Jim responded and objected to your last sentence. (which I did not quote above)

I am responding in support of the remaining bulk of your post.

It makes sense to me, too, to use the engines for two purposes that cannot overlap.

Someone might object that giving them two tasks makes them less than optimum for either task, and maximizing their performance and reliability as a LAS is a standard goal.  It doesn't have to be.
« Last Edit: 01/31/2014 06:12 am by Comga »
What kind of wastrels would dump a perfectly good booster in the ocean after just one use?

Offline joek

  • Senior Member
  • *****
  • Posts: 3128
  • Liked: 874
  • Likes Given: 444
Re: Boeing's CST-100 capsule updates & discussion THREAD 2
« Reply #149 on: 01/31/2014 04:15 pm »
I'm not sure I see how that's a drawback.. it seems like an efficiency to me. DC either aborts and uses the engines to do the abort, or doesn't abort and uses the engines to achieve orbit.  CST-100 throws away perfectly good engines unless they are needed in the abort. Those engines, not being used much, are likely to be less reliable on average than engines that get used a lot. All IMHO anyway.

OTOH as Boeing has pointed out, the propellant could be used for ISS reboost.  Boeing has been consistent and particular in stating "propellant", so presumably the main LAS thrusters are inappropriate.  There are quite a number of smaller LAS control thrusters on the SM that might be appropriate for the job?  Not sure if using the CM RCS thrusters is feasible.

Offline newpylong

  • Full Member
  • ****
  • Posts: 1499
  • Liked: 199
  • Likes Given: 343
Re: Boeing's CST-100 capsule updates & discussion THREAD 2
« Reply #150 on: 02/13/2014 06:33 pm »
http://boeing.mediaroom.com/index.php?s=20295&item=128975

A picture of some hardware on the NASA Commercial Crew Facebook page.

Online robertross

  • Canadian Member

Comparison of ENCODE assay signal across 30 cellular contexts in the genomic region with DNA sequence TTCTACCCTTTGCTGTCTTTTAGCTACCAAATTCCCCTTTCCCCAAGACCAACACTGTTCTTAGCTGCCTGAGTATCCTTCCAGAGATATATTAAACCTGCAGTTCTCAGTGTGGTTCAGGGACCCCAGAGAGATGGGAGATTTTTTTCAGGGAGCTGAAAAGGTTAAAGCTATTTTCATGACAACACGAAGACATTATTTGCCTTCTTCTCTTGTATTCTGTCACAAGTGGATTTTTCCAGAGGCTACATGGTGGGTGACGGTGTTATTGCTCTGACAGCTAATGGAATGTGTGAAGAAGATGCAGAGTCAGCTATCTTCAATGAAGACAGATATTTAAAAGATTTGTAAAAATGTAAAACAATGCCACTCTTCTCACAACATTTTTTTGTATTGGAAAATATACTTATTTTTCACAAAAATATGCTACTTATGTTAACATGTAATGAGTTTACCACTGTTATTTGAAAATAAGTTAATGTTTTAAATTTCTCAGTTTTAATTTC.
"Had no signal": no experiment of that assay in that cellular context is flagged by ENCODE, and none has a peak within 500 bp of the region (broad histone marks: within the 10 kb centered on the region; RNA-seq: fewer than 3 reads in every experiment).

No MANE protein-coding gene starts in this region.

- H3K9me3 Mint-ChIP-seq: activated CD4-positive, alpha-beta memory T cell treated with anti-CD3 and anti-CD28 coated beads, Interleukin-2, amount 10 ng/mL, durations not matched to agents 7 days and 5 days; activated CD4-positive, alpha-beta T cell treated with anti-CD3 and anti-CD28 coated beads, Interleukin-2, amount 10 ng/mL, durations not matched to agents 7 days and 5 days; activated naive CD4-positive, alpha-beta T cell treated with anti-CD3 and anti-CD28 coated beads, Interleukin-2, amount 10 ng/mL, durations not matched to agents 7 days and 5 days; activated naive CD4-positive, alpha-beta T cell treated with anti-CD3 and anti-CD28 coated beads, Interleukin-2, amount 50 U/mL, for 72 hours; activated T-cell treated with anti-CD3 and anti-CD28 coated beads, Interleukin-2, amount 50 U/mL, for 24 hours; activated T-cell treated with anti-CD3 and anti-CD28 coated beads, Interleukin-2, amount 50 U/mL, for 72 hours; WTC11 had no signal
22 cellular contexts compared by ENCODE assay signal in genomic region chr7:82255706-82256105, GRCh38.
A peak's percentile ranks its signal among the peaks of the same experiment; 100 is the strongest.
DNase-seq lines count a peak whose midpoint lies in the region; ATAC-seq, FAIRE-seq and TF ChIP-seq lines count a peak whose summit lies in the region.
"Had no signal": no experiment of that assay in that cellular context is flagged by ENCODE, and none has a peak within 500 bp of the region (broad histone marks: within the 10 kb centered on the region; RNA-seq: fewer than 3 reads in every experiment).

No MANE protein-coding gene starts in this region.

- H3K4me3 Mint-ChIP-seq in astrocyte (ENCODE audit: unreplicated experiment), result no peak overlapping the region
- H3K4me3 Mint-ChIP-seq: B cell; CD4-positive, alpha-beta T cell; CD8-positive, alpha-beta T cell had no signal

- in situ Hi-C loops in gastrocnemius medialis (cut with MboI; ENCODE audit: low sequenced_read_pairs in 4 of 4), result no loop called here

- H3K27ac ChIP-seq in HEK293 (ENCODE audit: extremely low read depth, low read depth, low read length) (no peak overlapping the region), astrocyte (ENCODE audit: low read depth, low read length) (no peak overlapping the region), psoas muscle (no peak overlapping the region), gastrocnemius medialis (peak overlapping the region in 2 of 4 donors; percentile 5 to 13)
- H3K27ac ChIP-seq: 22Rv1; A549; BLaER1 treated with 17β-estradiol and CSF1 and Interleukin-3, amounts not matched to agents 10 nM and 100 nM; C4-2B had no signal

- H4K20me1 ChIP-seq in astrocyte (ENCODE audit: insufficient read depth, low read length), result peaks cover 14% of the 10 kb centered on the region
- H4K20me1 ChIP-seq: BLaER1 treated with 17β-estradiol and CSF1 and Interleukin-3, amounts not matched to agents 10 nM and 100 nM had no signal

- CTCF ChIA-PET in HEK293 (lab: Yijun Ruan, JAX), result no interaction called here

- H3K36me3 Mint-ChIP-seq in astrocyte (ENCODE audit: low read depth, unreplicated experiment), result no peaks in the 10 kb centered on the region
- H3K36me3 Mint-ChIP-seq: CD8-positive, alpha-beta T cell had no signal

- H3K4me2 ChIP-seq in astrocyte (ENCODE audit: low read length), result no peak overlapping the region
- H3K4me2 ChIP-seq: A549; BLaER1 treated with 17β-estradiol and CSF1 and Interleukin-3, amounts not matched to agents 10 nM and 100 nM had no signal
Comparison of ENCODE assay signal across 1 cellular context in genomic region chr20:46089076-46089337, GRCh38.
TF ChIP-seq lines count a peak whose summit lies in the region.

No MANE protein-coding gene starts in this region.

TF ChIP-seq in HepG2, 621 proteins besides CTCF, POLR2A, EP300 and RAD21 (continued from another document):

• Senior Member
  • *****
  • Posts: 17842
  • Westphal, Nova Scotia
  • Liked: 505
  • Likes Given: 5202
Re: Boeing's CST-100 capsule updates & discussion THREAD 2
« Reply #151 on: 02/13/2014 08:01 pm »
http://boeing.mediaroom.com/index.php?s=20295&item=128975

A picture of some hardware on the NASA Commercial Crew Facebook page.

full release:

Boeing Commercial Crew Program Passes NASA Hardware, Software Reviews


HOUSTON, Feb. 13, 2014 -- Boeing's [NYSE: BA] Commercial Crew Program (CCP) recently completed a hardware design review and software safety test, bringing it closer to launching the Crew Space Transportation (CST)-100 spacecraft that will return Americans to space.

Boeing completed a Critical Design Review for the the system's Launch Vehicle Adapter (LVA), which connects CST-100 to the United Launch Alliance Atlas V rocket. The CDR, which included wind tunnel tests verifying flight stability, confirmed that the LVA design is suitable for production.

Separately, the Atlas V rocket's emergency detection system, which communicates with the capsule and initiates emergency procedures, if needed, passed its evaluation.

"Safety is a key element of the CST-100, from the drawing board to design implementation and beyond," said John Mulholland, vice president and program manager, Boeing Commercial Programs. "These tests help to validate that the launch vehicle adapter and emergency detection system are fully functioning and able to ensure a safe launch for our future passengers."

These two milestones are part of NASA's Commercial Crew Integrated Capability (CCiCap) agreement with Boeing. Next in line for the program is a software review this spring and the more comprehensive Integrated CDR this summer. Boeing is on track to meet all 20 of its CCiCap milestones in 2014.

Visit www.beyondearth.com for more information about the future of human space exploration.

A unit of The Boeing Company, Boeing Defense, Space & Security is one of the world's largest defense, space and security businesses specializing in innovative and capabilities-driven customer solutions, and the world's largest and most versatile manufacturer of military aircraft. Headquartered in St. Louis, Boeing Defense, Space & Security is a $33 billion business with 58,000 employees worldwide. Follow us on Twitter: @BoeingDefense.
Remembering those who made the ultimate sacrifice for our rights & freedoms, and for those injured, visible or otherwise, in that fight.

Online robertross

  • Canadian Member
  • Senior Member
  • *****
  • Posts: 17842
  • Westphal, Nova Scotia
  • Liked: 505
  • Likes Given: 5202
Re: Boeing's CST-100 capsule updates & discussion THREAD 2
« Reply #152 on: 02/13/2014 08:02 pm »
I found this statement a bit bold & absolute (highlight mine):

"Boeing's [NYSE: BA] Commercial Crew Program (CCP) recently completed a hardware design review and software safety test, bringing it closer to launching the Crew Space Transportation (CST)-100 spacecraft that will return Americans to space."